Savings accounts: why it’s essential to shop around for a better rate


Lady shopping

There’s little doubt that it’s been a bleak few years for savers in the UK. Since the global financial crisis, interest rates have been at rock-bottom levels, and it’s likely you’ve seen only modest returns on your cash savings. 

Though, since December 2021, the Bank of England (BoE) has increased the base rate 14 consecutive times, offering a beacon of hope to savers.

However, the Financial Conduct Authority (FCA) and the chancellor recently criticised several high street banks and building societies for not passing on interest rate rises in the form of better deals for savers.

As such, it may be wise to shop around and regularly review the interest rate you’re receiving on your savings. Otherwise, you could be missing out on hundreds, or even thousands, of pounds each year, depending on how much you have saved.

Despite the importance of shopping around for a new account, many in the UK have never done so – a survey reported by Wales Online reveals that half of Brits have never switched savings providers. Moreover, the study found that a quarter of adults think that making the switch is too much hassle.

Continue reading to discover why it’s essential you proactively review your savings account on a regular basis. 

Banks and building societies were recently criticised for not passing rate rises on to savers

Even though banks and building societies have increased mortgage rates in line with the increasing BoE base rate, the FCA has criticised banks for not passing these rate rises on to savers. 

The regulator has warned these banks about the need to introduce a minimum rate for products to protect consumers from “loyalty penalties”.

The chart below shows the base rate and the average Consumer Prices Index (CPI) percentage change against the average easy access savings account interest rate each quarter since the start of 2022.

Source: Building Societies Association and Office for National Statistics

As you can see from the table, the BoE base rate has been climbing steadily since the start of 2022, while average easy access savings account rates have struggled to keep pace.

The controversy surrounding these low interest rates on savings in relation to the BoE base rate may indicate that some banks are prioritising profit generation over providing competitive rates to savers. 

Some hope for savers lies in the recent implementation of new Consumer Duty rules on 31 July 2023. Under these new rules, all financial firms must provide customers with products and services that meet their needs and must demonstrate that they’re acting in good faith towards consumers.

By shopping around, you could counter the effects of inflation on your wealth somewhat

With interest rates on savings from some high street banks and building societies still relatively low, it’s worth shopping around for on a regular basis to ensure you’re making the most of your cash savings.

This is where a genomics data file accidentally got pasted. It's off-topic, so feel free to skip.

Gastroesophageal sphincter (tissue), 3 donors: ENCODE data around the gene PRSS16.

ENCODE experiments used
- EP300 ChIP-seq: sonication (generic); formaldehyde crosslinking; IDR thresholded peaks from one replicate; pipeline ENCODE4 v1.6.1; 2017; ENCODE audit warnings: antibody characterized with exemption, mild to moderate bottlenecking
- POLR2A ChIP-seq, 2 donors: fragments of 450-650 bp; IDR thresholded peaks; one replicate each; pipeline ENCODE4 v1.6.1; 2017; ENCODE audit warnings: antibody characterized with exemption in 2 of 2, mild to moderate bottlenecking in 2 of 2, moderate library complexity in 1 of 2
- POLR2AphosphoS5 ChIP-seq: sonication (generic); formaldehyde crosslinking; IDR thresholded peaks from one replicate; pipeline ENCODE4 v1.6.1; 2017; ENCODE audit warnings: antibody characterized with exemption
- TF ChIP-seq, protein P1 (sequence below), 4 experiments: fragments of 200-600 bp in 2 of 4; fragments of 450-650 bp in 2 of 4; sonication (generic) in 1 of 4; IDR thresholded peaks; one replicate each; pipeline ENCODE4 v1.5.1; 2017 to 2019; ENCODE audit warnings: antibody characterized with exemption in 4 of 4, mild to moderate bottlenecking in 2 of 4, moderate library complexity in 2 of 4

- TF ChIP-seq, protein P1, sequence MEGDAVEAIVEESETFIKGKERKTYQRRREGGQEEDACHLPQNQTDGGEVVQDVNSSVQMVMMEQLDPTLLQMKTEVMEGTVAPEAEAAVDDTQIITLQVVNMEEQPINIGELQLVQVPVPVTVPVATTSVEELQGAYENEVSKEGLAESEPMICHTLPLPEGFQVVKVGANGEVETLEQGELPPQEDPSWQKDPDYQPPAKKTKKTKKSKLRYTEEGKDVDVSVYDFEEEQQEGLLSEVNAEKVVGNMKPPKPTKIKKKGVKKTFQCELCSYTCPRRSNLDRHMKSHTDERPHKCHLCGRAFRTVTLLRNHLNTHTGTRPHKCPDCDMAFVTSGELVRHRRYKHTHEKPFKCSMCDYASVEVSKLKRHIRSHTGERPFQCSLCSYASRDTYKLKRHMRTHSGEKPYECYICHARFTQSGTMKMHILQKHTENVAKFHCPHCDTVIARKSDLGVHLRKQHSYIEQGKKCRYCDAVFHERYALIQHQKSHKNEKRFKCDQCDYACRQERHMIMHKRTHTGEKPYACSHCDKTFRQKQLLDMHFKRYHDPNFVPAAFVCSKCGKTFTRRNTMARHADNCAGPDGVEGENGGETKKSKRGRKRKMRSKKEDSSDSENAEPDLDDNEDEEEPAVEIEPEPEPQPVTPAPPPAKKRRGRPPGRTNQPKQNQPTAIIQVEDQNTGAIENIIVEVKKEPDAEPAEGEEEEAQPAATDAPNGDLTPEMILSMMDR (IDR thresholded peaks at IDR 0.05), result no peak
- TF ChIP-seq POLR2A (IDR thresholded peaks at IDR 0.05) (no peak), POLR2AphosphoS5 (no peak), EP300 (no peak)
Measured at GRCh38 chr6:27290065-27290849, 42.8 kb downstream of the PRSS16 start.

This is especially the case during periods of high inflation. That’s because inflation erodes your wealth’s purchasing power in real terms when it is higher than the rate you receive on your savings account.

And, as the table above shows, there has been a disparity between the CPI and the average easy access savings account rates since the start of 2022.

If you shop around and switch to an account with even a slightly higher interest rate, you could generate hundreds of pounds in additional interest each year. 

Here’s an example.

The Guardian reveals that the average easy access savings account rate across nine of the largest savings providers – including Lloyds, NatWest, and HSBC – was 1.25% in May 2023.

Meanwhile, Moneyfacts reports that the best annual easy access savings account rate from a smaller competitor is 4.63% as of 3 August 2023. 

If you remained on the 1.25% savings rate and had £20,000 saved, you would earn £250 in interest each year. Though, by shopping around and moving your £20,000 into the easy access savings account that offers 4.63%, you would earn £926 a year – a £676 annual increase. 

This extra income can add up over time and contribute to the growth of your savings, helping you combat inflation and make the most of your wealth. 

It may be worth exploring alternative account types

Shopping around for better savings options could also lead you to discover alternative account types that may better suit your financial goals and milestones. For example, if you currently use an easy access account, an Individual Savings Account (ISA) may be a better fit. 

This is because any interest you earn in a Cash ISA is exempt from Income Tax, and the rates can be competitive. Indeed, Moneyfacts states that the best rate for a two-year fixed-rate Cash ISA is 5.9% as of 3 August 2023.

Alternatively, if you have a longer investing horizon, you may find that a Stocks and Shares ISA would be a better home for your wealth. 

Here, you have the potential for investment returns that could outstrip the interest you receive on your cash savings, and returns are free of Capital Gains Tax, Income Tax, and Dividend Tax.

However, it’s important to remember that the value of your investment can go down as well as up and you may not get back the full amount you invested. Past performance is not a reliable indicator of future performance. 

Get in touch

If you would like some help understanding how best to structure your wealth, then we can help.

Please contact us via email at or call 0115 933 8433 to find out more.

Please note

This blog is for general information only and does not constitute advice. The information is aimed at retail clients only.